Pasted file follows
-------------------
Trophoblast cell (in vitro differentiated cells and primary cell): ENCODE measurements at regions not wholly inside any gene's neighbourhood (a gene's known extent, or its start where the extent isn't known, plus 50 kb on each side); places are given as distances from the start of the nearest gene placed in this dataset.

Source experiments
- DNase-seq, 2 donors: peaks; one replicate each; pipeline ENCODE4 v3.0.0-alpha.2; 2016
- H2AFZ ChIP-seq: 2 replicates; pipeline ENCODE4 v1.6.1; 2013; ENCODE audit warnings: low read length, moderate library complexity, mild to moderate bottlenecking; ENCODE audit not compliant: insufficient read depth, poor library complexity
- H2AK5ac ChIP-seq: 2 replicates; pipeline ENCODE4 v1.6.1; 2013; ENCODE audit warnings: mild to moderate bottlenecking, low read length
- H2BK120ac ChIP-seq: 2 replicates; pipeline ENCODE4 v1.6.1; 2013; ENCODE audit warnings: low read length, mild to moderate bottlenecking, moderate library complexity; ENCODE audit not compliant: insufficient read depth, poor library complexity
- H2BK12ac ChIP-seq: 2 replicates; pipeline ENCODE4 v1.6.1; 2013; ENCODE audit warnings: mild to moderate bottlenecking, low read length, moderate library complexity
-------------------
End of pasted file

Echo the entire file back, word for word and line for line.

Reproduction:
Trophoblast cell (in vitro differentiated cells and primary cell): ENCODE measurements at regions not wholly inside any gene's neighbourhood (a gene's known extent, or its start where the extent isn't known, plus 50 kb on each side); places are given as distances from the start of the nearest gene placed in this dataset.

Source experiments
- DNase-seq, 2 donors: peaks; one replicate each; pipeline ENCODE4 v3.0.0-alpha.2; 2016
- H2AFZ ChIP-seq: 2 replicates; pipeline ENCODE4 v1.6.1; 2013; ENCODE audit warnings: low read length, moderate library complexity, mild to moderate bottlenecking; ENCODE audit not compliant: insufficient read depth, poor library complexity
- H2AK5ac ChIP-seq: 2 replicates; pipeline ENCODE4 v1.6.1; 2013; ENCODE audit warnings: mild to moderate bottlenecking, low read length
- H2BK120ac ChIP-seq: 2 replicates; pipeline ENCODE4 v1.6.1; 2013; ENCODE audit warnings: low read length, mild to moderate bottlenecking, moderate library complexity; ENCODE audit not compliant: insufficient read depth, poor library complexity
- H2BK12ac ChIP-seq: 2 replicates; pipeline ENCODE4 v1.6.1; 2013; ENCODE audit warnings: mild to moderate bottlenecking, low read length, moderate library complexity